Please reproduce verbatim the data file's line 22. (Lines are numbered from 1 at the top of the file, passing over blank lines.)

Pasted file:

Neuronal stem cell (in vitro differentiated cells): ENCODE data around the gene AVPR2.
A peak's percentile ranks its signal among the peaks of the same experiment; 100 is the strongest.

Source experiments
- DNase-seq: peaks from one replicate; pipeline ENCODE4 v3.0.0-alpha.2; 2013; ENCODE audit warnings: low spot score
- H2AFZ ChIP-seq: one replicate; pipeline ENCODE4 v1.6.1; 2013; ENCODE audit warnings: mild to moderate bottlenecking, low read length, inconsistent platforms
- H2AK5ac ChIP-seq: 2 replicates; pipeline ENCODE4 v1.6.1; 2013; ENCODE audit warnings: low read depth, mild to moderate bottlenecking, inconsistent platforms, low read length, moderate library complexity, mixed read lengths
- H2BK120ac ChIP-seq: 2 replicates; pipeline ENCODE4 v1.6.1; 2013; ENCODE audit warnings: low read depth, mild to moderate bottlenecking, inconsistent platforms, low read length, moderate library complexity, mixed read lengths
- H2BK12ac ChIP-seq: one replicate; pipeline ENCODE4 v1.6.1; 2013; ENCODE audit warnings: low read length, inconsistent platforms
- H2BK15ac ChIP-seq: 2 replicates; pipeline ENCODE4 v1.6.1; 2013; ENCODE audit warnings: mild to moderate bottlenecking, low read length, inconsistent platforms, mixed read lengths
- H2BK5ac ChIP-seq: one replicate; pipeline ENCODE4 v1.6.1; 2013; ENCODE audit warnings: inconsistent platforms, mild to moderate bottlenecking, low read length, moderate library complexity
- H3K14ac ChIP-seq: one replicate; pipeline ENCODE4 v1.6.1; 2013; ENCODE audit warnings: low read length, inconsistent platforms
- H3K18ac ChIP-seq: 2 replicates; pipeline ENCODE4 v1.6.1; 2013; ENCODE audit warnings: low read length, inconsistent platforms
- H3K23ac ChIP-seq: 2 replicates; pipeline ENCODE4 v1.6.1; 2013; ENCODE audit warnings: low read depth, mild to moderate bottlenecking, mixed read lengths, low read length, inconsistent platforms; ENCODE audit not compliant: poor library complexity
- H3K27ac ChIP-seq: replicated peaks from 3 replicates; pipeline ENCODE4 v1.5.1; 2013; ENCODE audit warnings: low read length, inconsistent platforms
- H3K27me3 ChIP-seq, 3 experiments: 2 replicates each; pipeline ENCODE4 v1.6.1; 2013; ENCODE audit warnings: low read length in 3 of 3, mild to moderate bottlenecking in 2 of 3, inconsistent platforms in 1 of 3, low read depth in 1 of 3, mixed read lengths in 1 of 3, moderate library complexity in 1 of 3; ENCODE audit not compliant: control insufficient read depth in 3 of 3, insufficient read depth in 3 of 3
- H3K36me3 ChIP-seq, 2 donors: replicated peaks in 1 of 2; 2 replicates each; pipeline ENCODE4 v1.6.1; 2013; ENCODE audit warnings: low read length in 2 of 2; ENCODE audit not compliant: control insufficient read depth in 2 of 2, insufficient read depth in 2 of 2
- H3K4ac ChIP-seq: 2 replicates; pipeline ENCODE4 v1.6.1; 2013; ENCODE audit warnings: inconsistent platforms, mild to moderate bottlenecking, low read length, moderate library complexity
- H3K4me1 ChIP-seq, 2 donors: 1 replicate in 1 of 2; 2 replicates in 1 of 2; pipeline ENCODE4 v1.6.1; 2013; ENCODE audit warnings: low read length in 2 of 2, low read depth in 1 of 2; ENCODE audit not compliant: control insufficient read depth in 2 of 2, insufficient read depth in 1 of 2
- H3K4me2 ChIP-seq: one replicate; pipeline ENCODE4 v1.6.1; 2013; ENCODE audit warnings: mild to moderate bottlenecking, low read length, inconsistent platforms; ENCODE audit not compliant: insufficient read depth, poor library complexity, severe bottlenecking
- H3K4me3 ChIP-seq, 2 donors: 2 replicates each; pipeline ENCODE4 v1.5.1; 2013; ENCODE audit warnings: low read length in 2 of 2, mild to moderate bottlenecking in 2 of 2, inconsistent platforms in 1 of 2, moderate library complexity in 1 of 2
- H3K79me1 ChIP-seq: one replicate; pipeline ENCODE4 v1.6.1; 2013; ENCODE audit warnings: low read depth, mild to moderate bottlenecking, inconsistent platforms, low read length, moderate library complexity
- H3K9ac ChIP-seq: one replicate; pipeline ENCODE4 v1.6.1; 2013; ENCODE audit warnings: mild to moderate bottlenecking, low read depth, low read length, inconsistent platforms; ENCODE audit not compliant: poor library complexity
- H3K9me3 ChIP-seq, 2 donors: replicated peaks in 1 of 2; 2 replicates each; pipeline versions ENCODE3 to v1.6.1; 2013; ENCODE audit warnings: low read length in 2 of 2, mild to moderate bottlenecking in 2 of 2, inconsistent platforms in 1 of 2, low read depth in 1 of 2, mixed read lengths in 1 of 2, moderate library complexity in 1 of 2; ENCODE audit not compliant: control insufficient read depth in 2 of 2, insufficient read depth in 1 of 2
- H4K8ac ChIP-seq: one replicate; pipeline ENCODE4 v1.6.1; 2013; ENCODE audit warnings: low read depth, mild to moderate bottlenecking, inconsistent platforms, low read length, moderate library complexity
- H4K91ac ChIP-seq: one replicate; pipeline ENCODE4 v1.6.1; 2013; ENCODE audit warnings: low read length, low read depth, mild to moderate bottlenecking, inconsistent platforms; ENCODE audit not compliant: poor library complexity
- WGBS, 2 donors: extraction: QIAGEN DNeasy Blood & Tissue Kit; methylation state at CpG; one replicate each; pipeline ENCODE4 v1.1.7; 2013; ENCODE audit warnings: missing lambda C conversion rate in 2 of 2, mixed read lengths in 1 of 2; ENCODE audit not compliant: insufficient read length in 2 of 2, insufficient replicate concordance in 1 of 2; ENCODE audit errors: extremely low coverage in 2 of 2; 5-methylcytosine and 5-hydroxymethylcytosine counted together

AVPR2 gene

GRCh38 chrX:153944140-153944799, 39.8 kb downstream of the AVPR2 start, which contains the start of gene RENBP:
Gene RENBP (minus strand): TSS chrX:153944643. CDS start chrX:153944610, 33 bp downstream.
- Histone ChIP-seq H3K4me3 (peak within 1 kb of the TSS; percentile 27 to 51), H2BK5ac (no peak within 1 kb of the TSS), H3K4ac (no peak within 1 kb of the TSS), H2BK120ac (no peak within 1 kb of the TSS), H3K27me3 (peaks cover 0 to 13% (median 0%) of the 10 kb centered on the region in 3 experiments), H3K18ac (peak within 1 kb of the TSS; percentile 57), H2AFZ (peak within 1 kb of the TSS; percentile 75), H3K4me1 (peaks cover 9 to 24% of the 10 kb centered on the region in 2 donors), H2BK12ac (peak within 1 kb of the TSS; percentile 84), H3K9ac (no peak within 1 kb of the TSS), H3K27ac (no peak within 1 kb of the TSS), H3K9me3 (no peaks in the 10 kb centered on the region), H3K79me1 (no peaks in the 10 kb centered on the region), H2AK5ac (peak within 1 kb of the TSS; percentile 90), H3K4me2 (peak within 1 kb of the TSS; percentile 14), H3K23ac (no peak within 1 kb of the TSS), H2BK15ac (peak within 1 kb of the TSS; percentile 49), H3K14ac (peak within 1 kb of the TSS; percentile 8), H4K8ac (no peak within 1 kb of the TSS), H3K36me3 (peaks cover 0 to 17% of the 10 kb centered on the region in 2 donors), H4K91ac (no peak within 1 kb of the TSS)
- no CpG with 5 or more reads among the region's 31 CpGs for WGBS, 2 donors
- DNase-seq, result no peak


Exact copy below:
- H3K9ac ChIP-seq: one replicate; pipeline ENCODE4 v1.6.1; 2013; ENCODE audit warnings: mild to moderate bottlenecking, low read depth, low read length, inconsistent platforms; ENCODE audit not compliant: poor library complexity